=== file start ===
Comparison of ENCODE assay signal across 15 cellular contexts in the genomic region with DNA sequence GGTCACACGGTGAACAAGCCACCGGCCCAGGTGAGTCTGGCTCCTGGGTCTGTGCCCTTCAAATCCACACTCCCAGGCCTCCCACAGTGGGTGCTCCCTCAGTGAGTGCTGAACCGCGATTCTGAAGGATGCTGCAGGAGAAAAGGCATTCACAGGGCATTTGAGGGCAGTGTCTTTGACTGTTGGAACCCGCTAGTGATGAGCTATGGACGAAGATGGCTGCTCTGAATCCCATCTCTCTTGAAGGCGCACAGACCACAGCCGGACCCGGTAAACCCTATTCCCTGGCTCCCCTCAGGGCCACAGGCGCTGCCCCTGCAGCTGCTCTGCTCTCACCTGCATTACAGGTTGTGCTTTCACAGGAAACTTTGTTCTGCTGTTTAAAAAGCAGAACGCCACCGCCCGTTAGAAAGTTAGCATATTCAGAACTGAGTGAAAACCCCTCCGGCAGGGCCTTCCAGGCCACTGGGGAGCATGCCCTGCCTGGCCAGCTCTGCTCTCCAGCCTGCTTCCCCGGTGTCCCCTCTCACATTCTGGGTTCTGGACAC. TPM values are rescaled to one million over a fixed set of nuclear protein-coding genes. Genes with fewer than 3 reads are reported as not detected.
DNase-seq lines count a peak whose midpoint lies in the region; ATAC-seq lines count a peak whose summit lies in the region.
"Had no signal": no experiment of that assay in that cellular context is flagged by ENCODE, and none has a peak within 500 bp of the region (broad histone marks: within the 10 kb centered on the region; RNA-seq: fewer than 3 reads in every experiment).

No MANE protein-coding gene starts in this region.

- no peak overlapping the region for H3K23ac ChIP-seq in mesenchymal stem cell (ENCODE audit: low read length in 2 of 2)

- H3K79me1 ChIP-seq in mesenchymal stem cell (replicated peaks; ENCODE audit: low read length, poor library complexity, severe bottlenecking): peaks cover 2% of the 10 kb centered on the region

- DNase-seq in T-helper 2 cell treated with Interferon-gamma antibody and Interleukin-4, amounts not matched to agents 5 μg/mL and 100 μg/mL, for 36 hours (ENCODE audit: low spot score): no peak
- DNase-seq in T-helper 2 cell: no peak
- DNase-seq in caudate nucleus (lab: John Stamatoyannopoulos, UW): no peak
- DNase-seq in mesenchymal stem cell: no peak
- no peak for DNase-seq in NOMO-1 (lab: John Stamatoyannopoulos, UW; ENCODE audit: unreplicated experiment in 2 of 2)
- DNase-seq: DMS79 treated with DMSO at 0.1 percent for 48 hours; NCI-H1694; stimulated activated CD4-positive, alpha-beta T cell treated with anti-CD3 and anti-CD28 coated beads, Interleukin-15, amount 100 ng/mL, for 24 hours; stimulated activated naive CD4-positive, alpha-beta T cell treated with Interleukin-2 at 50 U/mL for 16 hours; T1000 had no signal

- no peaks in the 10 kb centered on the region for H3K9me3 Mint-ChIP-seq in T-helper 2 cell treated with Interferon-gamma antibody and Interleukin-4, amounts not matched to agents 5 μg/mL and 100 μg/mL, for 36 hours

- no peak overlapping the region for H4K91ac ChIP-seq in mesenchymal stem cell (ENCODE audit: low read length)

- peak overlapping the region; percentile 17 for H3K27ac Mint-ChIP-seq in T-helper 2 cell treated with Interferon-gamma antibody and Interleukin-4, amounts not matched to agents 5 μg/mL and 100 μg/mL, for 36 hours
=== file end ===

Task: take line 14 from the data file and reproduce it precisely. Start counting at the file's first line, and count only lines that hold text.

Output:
- no peak overlapping the region for H4K91ac ChIP-seq in mesenchymal stem cell (ENCODE audit: low read length)